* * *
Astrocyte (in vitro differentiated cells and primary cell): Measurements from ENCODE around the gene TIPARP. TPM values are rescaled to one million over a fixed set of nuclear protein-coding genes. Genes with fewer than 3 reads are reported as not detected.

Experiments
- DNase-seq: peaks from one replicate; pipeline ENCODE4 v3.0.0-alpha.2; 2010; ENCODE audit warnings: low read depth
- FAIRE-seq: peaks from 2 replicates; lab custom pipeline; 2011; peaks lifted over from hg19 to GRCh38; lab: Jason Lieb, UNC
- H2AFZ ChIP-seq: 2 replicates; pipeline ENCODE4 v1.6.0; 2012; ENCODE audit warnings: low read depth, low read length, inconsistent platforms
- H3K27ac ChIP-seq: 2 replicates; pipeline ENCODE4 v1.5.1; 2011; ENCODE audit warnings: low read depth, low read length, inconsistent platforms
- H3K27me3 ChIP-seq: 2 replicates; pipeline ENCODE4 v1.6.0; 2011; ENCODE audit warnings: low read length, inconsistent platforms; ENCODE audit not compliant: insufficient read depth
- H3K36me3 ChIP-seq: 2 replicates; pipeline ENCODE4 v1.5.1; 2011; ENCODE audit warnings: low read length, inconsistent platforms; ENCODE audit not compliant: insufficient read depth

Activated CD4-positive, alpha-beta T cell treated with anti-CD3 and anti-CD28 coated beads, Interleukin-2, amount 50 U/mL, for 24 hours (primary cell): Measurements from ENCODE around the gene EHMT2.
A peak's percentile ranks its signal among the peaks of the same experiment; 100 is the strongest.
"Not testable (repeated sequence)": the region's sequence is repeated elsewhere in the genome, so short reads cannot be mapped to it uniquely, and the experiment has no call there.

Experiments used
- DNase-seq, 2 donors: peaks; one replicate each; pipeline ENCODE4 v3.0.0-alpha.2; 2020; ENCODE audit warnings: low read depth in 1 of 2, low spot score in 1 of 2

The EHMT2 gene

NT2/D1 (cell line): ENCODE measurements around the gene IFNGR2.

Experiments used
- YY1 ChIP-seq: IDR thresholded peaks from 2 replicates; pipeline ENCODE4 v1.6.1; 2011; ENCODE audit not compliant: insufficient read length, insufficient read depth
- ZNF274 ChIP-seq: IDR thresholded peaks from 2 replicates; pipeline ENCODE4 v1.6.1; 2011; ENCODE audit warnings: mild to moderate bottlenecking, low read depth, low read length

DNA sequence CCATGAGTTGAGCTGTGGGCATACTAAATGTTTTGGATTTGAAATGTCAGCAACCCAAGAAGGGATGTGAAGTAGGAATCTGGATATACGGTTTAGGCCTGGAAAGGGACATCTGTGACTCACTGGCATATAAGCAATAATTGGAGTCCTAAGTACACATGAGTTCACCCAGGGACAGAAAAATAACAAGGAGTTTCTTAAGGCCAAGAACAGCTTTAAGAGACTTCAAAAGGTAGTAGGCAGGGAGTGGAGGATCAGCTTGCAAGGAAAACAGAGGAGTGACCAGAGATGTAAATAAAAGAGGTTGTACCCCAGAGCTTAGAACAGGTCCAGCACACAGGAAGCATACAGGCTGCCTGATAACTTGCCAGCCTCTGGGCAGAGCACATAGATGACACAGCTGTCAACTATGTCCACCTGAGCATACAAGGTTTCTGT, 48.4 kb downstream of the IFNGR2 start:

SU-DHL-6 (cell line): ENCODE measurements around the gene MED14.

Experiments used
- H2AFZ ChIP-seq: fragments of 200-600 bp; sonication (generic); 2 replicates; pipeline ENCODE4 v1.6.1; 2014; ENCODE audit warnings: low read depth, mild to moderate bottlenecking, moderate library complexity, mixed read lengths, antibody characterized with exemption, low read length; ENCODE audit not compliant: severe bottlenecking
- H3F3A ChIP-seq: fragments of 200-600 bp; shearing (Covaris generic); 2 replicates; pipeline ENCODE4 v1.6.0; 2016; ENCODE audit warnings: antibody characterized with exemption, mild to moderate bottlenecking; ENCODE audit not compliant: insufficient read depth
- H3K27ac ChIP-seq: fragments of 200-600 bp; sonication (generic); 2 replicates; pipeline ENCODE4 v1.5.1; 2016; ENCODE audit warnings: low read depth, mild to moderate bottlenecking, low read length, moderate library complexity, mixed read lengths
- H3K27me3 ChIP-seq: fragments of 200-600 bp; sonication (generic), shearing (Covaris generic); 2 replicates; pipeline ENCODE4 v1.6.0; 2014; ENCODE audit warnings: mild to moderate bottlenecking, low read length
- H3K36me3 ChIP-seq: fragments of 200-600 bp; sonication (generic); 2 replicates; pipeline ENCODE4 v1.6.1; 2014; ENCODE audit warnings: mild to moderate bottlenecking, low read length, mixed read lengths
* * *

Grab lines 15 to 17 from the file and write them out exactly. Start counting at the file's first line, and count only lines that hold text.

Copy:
NT2/D1 (cell line): ENCODE measurements around the gene IFNGR2.

Experiments used
- YY1 ChIP-seq: IDR thresholded peaks from 2 replicates; pipeline ENCODE4 v1.6.1; 2011; ENCODE audit not compliant: insufficient read length, insufficient read depth